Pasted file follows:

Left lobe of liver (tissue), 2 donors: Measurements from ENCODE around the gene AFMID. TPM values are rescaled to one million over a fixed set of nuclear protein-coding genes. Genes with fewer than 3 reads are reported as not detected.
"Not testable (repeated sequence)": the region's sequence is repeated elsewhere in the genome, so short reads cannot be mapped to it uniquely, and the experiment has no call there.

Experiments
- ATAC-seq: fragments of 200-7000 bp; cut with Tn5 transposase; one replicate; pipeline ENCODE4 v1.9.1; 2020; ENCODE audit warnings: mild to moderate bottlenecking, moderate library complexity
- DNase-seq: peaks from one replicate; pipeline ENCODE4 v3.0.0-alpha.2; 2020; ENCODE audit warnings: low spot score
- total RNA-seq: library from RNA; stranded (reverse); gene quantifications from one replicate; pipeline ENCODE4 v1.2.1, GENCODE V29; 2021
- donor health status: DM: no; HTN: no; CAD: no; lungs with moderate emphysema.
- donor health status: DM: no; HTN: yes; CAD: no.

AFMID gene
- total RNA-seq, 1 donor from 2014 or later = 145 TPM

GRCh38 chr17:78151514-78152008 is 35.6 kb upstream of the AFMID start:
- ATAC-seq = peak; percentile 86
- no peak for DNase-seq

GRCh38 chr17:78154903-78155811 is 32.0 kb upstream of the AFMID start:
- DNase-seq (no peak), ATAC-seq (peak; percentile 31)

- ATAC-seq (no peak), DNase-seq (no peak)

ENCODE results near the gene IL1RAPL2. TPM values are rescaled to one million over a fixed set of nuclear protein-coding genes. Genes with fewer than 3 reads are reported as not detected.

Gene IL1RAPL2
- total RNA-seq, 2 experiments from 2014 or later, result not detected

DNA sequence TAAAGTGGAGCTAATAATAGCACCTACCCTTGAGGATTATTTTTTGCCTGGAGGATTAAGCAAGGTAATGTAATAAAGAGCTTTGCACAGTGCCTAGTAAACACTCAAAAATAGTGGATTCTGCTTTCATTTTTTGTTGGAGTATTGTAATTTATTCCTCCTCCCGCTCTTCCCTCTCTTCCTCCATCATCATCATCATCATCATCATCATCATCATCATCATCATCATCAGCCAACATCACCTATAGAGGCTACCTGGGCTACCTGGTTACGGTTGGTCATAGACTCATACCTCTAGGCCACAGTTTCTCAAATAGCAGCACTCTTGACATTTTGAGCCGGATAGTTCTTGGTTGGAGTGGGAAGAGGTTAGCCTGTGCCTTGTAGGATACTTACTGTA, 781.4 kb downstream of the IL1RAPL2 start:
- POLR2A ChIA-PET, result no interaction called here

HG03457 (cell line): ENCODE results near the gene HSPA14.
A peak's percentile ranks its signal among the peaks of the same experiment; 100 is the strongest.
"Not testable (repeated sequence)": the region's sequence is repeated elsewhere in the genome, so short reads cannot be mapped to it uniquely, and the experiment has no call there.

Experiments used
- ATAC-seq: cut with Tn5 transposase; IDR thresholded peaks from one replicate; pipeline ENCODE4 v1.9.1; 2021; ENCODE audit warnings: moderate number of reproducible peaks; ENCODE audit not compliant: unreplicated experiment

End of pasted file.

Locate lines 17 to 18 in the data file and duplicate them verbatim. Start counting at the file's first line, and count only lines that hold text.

ENCODE results near the gene IL1RAPL2. TPM values are rescaled to one million over a fixed set of nuclear protein-coding genes. Genes with fewer than 3 reads are reported as not detected.

Gene IL1RAPL2